I discovered a number of new comics talents through the UK and Ireland’s Small Press Day this year and have already been giving some of them coverage on the site (and the odd opportunity to be a part of our off-site BF collaborative events!). One such artist was Ed Stockham whose Owl Goes for a Walk was one of a several armfuls of zines and comics I picked up at the multi-small press creator signings at Orbital Comics in July.
Owl Goes for a Walk is old school minicomic practice in both format and length; a compact physical presentation with a fleeting page count. Delivering on exactly what it promises on the cover, we accompany the book’s avian protagonist as they take a silent journey on foot through a terrain which is sometimes bizarre and fantastic and on other occasions contains recognisable everyday elements, albeit often recast in an odd new light.
Each page contains a single panel with linking geographical imagery carrying us across the space between pictures. A feeling of time and distance being traversed is evoked through shifting panel-to-panel perspective as surroundings initially loom in the distance before later fading out of existence; Stockham’s measured but striking use of colour creating a sense of magical eeriness throughout.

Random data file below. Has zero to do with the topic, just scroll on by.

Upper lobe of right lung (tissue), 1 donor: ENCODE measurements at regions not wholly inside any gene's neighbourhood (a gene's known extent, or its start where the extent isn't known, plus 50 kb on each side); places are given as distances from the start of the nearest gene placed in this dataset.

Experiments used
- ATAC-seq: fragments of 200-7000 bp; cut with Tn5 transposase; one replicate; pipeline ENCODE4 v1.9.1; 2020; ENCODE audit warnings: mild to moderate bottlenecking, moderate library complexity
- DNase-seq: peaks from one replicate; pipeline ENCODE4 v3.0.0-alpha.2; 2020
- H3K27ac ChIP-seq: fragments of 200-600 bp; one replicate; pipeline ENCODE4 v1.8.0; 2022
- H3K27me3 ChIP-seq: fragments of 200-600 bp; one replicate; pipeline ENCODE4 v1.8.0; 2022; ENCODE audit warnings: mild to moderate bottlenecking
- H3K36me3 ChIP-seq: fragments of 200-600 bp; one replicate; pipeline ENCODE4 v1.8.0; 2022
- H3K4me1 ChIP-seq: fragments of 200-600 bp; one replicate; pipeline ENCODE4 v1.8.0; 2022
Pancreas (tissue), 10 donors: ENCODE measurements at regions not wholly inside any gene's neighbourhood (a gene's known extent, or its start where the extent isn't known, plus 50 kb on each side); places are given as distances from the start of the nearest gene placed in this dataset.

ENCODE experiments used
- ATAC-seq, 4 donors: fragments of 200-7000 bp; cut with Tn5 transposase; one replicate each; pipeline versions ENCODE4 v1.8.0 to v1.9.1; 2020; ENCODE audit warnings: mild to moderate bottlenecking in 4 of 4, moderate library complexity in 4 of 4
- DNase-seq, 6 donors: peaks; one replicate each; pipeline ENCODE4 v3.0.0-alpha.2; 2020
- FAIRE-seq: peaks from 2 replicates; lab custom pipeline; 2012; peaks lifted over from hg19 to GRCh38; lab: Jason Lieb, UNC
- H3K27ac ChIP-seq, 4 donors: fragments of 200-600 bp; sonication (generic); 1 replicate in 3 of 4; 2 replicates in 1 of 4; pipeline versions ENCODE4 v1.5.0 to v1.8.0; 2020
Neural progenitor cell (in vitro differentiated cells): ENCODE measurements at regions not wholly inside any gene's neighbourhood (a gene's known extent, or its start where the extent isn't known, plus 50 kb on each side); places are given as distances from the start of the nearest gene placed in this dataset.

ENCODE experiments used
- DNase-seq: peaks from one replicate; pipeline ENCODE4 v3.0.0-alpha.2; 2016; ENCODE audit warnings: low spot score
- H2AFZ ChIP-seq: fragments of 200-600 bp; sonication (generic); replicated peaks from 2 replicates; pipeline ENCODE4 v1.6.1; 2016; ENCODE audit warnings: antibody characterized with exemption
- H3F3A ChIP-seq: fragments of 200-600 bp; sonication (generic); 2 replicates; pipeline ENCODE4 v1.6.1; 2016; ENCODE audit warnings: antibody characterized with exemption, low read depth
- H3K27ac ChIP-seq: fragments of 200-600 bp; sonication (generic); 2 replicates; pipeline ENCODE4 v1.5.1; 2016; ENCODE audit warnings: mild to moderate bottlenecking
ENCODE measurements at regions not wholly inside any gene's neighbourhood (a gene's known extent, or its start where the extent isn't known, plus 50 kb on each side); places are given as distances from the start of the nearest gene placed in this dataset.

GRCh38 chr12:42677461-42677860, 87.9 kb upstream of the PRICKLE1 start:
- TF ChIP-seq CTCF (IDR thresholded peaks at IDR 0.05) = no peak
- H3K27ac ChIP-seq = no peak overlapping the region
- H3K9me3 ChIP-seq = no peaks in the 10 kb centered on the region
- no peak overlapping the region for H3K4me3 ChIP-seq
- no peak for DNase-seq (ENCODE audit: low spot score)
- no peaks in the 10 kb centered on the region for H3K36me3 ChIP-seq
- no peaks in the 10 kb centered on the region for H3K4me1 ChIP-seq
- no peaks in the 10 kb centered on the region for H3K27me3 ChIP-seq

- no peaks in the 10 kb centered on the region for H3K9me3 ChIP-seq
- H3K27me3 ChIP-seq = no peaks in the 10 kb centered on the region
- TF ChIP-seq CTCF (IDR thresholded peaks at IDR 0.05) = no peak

Alien planets look down on Owl as he encounters cats with giant balls of yarn, robot children and unknowable statues echoing back to mysterious civilisations. Each meeting with the denizens of this world is immediate and transitory, hinting at untold stories that, almost contradictorily, feel all the more entrancing for remaining untold.
What Stockham creates here is a plane of existence that is richly fanciful and yet Owl’s indifference to its otherworldliness grounds us as we join them on their journey. Indeed, for this very reason what should be the most familiar scene, when Owl passes through a rather more mundane cityscape, seems the most incongruous sequence in the entire comic.
Building up to a finale that hints at possible existential metaphor (or may just be a neat visual resolution!) Stockham’s amiable little tale feels both ephemeral and yet somehow teasingly profound as well. Small Press Day exists to bring creators to wider audiences. I like to think in this case it has very much fulfilled its remit.
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